About sharing image captionThe women say they often face discrimination Payal and Kanchan fell in love as they trained to become policewomen. But their love has faced resistance and they have faced threats, forcing them to go to court to seek protection from their own families, reports BBC Gujarati's Bhargav Parikh. escort
When Payal met Kanchan, back inshe had no idea she would fall in love with her fellow trainee. But age-old customs and regressive attitudes survived, making it difficult for same-sex relationships to be accepted by larger society.
The women, both now 24, have been living together as a couple since in the western Indian state of Gujarat, and they know first hand what the coona feels like. Their love story was thrust into the limelight last month when they approached the high court. The court ruled that the couple should be protected by armed guards.
So-called honour killings - when someone is murdered by a family member due to the belief that they have brought shame upon the community - are not uncommon in India and other South Escirts countries. One study found that hundreds of people are killed each year in India for falling in love or marrying against their families' wishes.
Payal and Kanchan grew up in two remote villages in Gujarat, where a conservative and patriarchal culture reigned supreme. Both said they wanted to break barriers and felt inspired to enter a field dominated by men.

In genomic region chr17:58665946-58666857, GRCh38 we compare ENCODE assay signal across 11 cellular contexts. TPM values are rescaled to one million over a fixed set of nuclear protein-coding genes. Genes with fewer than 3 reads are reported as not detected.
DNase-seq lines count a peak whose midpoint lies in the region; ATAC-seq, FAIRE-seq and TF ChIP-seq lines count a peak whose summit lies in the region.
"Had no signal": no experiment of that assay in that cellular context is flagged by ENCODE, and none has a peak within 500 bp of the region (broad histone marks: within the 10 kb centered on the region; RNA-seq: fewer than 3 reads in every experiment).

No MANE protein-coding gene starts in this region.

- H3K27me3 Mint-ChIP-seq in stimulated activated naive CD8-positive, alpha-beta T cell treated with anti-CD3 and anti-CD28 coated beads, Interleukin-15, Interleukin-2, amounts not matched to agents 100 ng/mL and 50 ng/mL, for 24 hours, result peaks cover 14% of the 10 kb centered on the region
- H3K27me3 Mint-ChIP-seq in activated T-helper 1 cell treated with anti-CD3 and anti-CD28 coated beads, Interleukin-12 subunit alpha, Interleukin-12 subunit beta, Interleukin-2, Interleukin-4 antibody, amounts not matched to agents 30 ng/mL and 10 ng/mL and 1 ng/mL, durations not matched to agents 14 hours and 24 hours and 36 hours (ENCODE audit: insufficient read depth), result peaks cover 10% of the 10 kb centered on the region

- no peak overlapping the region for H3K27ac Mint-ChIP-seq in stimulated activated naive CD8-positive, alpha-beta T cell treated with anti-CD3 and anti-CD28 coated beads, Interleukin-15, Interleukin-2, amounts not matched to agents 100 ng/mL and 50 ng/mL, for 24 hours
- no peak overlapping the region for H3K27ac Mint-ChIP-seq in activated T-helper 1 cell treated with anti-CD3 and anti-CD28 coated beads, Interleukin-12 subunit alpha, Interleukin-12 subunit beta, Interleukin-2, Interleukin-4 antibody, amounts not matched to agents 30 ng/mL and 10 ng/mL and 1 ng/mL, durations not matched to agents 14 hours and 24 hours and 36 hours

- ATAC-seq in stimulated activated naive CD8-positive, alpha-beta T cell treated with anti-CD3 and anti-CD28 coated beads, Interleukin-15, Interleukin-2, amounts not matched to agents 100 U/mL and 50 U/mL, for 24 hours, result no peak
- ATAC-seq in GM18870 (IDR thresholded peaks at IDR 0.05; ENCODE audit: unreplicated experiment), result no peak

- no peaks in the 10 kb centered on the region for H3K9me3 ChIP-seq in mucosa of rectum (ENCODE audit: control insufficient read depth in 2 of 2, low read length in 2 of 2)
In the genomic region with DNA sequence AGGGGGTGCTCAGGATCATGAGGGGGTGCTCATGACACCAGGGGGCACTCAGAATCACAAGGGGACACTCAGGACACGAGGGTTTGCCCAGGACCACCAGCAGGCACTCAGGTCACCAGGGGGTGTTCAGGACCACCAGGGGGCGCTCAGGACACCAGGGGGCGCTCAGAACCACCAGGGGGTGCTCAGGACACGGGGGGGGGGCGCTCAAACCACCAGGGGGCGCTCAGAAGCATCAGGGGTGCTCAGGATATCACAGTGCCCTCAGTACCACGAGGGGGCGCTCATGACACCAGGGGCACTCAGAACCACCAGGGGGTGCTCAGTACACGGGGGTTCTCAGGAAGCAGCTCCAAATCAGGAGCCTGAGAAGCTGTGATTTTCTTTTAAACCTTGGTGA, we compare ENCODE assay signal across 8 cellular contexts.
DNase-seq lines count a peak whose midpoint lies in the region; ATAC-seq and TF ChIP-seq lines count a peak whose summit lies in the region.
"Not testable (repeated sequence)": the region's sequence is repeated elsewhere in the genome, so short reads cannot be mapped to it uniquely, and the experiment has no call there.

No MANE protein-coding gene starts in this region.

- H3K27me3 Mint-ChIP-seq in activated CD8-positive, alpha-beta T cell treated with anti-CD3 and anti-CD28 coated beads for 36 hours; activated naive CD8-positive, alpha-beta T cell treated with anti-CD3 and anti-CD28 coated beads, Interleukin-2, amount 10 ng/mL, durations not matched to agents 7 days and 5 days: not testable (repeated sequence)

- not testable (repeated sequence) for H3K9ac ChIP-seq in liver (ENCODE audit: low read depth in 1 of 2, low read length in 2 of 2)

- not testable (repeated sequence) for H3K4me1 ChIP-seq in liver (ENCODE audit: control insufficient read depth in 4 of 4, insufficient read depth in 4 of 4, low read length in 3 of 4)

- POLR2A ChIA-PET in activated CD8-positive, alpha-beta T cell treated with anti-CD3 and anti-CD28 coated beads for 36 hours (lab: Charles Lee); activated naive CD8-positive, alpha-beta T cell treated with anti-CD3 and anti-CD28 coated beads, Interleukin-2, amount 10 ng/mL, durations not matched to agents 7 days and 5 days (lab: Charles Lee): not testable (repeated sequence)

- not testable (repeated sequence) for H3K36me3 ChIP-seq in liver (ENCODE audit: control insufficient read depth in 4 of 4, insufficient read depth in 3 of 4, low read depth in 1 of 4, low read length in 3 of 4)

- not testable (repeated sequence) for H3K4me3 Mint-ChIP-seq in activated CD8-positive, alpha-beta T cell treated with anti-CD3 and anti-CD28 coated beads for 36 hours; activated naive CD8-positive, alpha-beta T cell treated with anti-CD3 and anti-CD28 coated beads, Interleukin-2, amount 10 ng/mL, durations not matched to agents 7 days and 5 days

They settled on policing. Instantly, they felt alienated from their peers.
The two women were ased the same room during police training. They fell into a comfortable routine - in the evenings, exhausted from exercise, they would meet to catch up and discuss their day. Soon, their chats stretched to include their lives and families, and the two became best friends. Coincidentally, the two were then posted to the same city and they decided to live in police accommodation, sharing a room.
It was at the end of last year when their colleagues living in the police quarters found out about their relationship that the couple decided to tell their own families. And then, earlier this year, things got really ugly. The couple also want to adopt in the future. While homosexuality is no longer illegal, there lesbiaan no law in India that facilitates same-sex couples to get married - or spells out their escorfs, including that of adoption.
But the women are hopeful. Illustrations by Nikita Deshpande The names of the two policewomen were changed to protect their identities.